Letters from John Lee to John Crossley Concerning Measures Against a Possible French Invasion

Scope and Content

Three letters from John Lee junior of Rochdale, Lancashire, clerk, to John Crossley of Scaitcliffe Hall, Todmorden, Lancashire, discussing the role that Crossley would play in the event of a French invasion during the Napoleonic Wars. In 1803 Napoleon had assembled an army of 130,000 men at Calais with the intention of crossing the English Channel. These letters provide evidence of the precautions taken by the military and civilian authorities against the threat of invasion. They also provide useful information on the organization of militia forces in Lancashire, which were to play a crucial role in the Peterloo Massacre, fifteen years later.

The first letter, dated 23 November 1803, informs Crossley that he has been appointed a 'Guide' and that the town of Middleton had been designated as the place of general assembly, in case of invasion. Lee therefore instructs Crossley that, when ordered, he is to 'repair to Middleton on Horseback, and place yourself under the Command of Mr Samuel Ashton of the town, the General Superintendent of Guides in the Subdivision'.

The second letter, dated 20 December 1803, is a circular from John Lee to the guides within the Middleton subdivision. He appends a copy of a letter from Captain William Cox, Aide-de-camp to Prince William Frederick, to R. G. Hopwood, esq., Lieutenant, requesting a return of the men selected as guides in the division of Middleton, and instructing Hopwood to direct them 'to repair to Manchester on the first alarm of an Enemy's landing where they will form part of a Corps, under such Officers as the Lord Lieutenant shall appoint'.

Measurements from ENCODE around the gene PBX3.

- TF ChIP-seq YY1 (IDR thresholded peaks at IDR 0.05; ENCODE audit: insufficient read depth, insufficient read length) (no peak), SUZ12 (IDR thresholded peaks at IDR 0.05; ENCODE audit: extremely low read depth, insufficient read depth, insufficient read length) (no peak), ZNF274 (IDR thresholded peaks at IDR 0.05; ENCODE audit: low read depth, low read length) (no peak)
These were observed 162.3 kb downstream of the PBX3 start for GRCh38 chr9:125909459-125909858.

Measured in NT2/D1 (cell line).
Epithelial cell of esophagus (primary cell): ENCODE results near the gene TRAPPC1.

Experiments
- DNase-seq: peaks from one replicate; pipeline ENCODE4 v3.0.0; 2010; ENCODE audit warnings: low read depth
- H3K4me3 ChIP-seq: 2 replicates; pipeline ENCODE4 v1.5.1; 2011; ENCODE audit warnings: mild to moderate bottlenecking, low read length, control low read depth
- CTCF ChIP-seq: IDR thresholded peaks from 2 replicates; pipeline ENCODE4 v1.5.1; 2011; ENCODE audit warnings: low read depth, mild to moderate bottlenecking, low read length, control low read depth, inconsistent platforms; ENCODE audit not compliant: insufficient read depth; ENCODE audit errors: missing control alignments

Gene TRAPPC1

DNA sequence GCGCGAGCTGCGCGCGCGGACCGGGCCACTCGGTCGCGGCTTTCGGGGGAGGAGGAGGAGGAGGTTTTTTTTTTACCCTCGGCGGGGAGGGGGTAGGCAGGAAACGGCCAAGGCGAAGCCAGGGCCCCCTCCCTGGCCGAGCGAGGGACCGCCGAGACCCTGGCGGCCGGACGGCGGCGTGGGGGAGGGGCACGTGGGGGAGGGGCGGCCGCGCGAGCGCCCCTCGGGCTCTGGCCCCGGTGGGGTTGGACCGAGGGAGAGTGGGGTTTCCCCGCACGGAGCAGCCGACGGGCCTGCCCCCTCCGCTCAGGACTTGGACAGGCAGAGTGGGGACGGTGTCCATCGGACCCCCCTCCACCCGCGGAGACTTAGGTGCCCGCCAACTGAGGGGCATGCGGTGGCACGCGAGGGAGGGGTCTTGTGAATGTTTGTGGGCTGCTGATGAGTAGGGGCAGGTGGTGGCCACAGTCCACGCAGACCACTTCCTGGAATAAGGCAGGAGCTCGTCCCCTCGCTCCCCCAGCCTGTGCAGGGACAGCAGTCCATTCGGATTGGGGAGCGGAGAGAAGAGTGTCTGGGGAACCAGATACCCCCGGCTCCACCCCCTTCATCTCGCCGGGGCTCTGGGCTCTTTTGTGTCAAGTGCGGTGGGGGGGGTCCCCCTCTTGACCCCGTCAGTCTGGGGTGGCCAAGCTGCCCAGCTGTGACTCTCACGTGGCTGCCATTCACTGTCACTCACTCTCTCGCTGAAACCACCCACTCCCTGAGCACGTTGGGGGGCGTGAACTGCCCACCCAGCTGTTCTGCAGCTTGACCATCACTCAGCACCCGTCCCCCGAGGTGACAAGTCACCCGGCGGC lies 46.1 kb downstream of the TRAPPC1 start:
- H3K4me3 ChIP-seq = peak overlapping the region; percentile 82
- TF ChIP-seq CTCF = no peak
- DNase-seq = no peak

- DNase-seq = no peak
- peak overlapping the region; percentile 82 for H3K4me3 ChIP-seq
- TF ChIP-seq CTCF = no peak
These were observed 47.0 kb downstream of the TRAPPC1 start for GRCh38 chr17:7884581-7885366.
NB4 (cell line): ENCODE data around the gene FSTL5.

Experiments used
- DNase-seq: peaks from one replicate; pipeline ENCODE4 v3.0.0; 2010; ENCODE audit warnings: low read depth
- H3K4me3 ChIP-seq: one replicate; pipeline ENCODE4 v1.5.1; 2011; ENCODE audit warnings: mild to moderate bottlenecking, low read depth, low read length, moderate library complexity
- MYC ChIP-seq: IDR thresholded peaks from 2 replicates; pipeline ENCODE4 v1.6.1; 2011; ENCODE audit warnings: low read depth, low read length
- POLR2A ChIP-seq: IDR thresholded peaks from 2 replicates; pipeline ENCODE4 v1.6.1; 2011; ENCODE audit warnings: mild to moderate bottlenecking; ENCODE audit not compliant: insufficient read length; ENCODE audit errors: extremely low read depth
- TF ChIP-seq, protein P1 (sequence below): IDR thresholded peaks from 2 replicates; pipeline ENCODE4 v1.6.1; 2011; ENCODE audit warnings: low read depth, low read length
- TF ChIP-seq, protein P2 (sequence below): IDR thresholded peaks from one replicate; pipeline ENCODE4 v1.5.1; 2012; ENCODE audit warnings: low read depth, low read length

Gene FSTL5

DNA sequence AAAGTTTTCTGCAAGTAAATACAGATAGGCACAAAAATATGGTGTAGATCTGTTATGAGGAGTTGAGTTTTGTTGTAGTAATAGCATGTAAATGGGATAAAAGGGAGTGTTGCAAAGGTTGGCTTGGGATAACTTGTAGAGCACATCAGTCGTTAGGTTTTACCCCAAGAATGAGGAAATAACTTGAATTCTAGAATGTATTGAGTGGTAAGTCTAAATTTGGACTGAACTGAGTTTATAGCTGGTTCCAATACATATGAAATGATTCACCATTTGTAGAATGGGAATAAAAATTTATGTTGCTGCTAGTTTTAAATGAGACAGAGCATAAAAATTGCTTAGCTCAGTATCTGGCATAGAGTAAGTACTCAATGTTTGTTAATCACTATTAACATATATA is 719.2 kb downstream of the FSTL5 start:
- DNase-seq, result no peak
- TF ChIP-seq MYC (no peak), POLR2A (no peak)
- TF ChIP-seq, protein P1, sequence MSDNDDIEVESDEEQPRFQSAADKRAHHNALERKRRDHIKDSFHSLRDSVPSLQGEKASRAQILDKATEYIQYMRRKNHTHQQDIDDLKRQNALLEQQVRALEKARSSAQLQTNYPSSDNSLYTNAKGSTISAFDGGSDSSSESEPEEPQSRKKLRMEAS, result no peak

The final letter, dated 20 March 1804, instructs Crossley that 'the Guides are to assemble (in case of an Alarm of the Enemy's Landing) in front of the Bridgewater Arms, Manchester, and place themselves under the Command of Mr Thomas Carus, who is appointed by the Lord Lieutenant Captain of the Corps'.

Administrative / Biographical History

John Crossley (1778–1830) FSA, was a magistrate and deputy lieutenant of Lancashire. He purchased the Scaitcliffe estate in Todmorden from his brother Anthony in 1802. In 1794 he was appointed to a lieutenancy in the Lancashire Provisional Cavalry commended by Col. Bamford. He subsequently served in the West Halifax Volunteers under Col. Moore and eventually held a captaincy in the Oldham Regiment of Local Militia under Col. Lees.

Scaitcliffe Hall, built in 1666 with additions of 1738, was the seat of the Crossley family for many generations. The Hall is located in Todmorden in the Calder Valley about seventeen miles north-east of Manchester. John Crossley formed and curated an important museum and armoury in the Hall, which later passed to his son John (1807–1864) and was dispersed at auction in Leeds in 1892. The family vacated their home in the late nineteenth century after five hundred years of residence.

For further information on John Crossley and Scaitcliffe Hall, see Paul Grinke, 'The Scaitcliffe Armoury and Museum: A Monument to the "Lancashire Hero" at Home, at War, and Abroad (1810–1840)', Journal of the History of Collections, fhx059 (2018), 1–23.

Access Information

Available for consultation by any accredited reader.

Acquisition Information

The letters were purchased from Roger Treglown, antiquarian bookseller of Macclesfield, on 9 October 2018.

Conditions Governing Use

Photocopies and photographic copies of material in the manuscript can be supplied for private research and study purposes only, depending on the condition of the manuscript.

Prior written permission must be obtained from the Library for publication or reproduction of any material within the manuscript. Please contact the Head of Special Collections, The John Rylands Library, 150 Deansgate, Manchester, M3 3EH.

Custodial History

The previous history of the letters is unknown. They are glued to a stub leaf and numbered at the head in ink 150-152, in a 19th-century hand, suggesting that they were once bound into a volume of similar material.